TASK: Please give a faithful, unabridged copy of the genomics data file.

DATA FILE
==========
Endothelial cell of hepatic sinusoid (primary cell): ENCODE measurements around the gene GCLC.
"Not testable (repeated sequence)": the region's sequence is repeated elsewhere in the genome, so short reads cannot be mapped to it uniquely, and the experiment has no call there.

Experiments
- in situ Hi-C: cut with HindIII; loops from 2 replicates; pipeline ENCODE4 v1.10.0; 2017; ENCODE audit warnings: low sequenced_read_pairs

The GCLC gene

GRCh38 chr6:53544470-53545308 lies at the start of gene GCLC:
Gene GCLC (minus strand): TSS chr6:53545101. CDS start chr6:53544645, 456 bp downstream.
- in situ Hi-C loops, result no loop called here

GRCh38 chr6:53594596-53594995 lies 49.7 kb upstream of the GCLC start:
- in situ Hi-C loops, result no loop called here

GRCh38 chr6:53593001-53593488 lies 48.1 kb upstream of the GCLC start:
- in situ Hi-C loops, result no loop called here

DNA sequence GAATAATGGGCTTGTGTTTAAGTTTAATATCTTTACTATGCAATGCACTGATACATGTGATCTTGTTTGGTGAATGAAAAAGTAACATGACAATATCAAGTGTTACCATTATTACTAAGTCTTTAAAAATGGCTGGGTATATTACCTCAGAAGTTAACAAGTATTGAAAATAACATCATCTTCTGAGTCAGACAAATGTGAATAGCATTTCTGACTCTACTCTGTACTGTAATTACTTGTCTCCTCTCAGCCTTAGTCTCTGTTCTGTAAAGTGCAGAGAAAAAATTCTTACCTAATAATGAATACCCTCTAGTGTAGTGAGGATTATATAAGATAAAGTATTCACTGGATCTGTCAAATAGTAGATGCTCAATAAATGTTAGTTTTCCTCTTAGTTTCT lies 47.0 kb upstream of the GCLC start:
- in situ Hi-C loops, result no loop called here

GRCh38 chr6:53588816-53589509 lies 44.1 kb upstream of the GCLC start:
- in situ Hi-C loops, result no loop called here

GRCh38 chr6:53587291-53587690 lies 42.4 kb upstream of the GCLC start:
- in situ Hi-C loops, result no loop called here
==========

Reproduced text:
Endothelial cell of hepatic sinusoid (primary cell): ENCODE measurements around the gene GCLC.
"Not testable (repeated sequence)": the region's sequence is repeated elsewhere in the genome, so short reads cannot be mapped to it uniquely, and the experiment has no call there.

Experiments
- in situ Hi-C: cut with HindIII; loops from 2 replicates; pipeline ENCODE4 v1.10.0; 2017; ENCODE audit warnings: low sequenced_read_pairs

The GCLC gene

GRCh38 chr6:53544470-53545308 lies at the start of gene GCLC:
Gene GCLC (minus strand): TSS chr6:53545101. CDS start chr6:53544645, 456 bp downstream.
- in situ Hi-C loops, result no loop called here

GRCh38 chr6:53594596-53594995 lies 49.7 kb upstream of the GCLC start:
- in situ Hi-C loops, result no loop called here

GRCh38 chr6:53593001-53593488 lies 48.1 kb upstream of the GCLC start:
- in situ Hi-C loops, result no loop called here

DNA sequence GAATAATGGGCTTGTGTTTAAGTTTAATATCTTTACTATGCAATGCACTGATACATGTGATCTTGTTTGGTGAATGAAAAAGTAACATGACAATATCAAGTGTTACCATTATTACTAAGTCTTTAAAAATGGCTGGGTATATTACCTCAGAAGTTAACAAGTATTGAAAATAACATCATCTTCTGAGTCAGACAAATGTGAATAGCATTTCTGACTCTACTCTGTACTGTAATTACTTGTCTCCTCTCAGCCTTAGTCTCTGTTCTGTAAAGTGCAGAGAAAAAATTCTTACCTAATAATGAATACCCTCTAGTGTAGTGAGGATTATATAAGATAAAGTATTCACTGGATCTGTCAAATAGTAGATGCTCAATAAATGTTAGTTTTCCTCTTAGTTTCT lies 47.0 kb upstream of the GCLC start:
- in situ Hi-C loops, result no loop called here

GRCh38 chr6:53588816-53589509 lies 44.1 kb upstream of the GCLC start:
- in situ Hi-C loops, result no loop called here

GRCh38 chr6:53587291-53587690 lies 42.4 kb upstream of the GCLC start:
- in situ Hi-C loops, result no loop called here